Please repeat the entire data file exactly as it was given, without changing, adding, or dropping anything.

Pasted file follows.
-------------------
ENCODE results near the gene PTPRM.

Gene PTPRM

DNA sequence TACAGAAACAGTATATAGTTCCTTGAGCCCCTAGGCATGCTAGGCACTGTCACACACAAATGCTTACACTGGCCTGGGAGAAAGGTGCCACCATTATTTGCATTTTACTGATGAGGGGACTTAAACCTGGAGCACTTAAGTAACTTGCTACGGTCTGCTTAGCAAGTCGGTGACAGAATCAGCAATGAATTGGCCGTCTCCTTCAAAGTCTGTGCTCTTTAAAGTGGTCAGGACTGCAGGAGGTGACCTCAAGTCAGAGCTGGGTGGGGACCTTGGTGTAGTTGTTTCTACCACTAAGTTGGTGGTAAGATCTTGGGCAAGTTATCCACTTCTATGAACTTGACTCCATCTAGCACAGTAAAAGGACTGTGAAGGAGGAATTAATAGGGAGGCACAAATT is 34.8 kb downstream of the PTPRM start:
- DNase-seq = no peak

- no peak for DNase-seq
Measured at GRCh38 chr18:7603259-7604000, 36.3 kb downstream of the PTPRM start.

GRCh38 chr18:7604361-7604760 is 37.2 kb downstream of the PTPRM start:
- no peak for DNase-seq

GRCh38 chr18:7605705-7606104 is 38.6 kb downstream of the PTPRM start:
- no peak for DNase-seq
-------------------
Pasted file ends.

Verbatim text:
ENCODE results near the gene PTPRM.

Gene PTPRM

DNA sequence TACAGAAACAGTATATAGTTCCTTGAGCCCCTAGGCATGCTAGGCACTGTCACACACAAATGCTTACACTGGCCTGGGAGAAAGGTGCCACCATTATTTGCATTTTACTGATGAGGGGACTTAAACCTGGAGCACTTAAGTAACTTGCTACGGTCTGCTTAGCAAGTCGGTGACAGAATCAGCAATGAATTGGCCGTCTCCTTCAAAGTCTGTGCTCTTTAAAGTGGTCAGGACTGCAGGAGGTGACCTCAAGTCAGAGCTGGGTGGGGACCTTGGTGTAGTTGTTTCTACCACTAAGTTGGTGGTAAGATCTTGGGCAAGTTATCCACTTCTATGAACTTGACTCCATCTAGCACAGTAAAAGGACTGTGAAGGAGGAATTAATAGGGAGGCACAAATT is 34.8 kb downstream of the PTPRM start:
- DNase-seq = no peak

- no peak for DNase-seq
Measured at GRCh38 chr18:7603259-7604000, 36.3 kb downstream of the PTPRM start.

GRCh38 chr18:7604361-7604760 is 37.2 kb downstream of the PTPRM start:
- no peak for DNase-seq

GRCh38 chr18:7605705-7606104 is 38.6 kb downstream of the PTPRM start:
- no peak for DNase-seq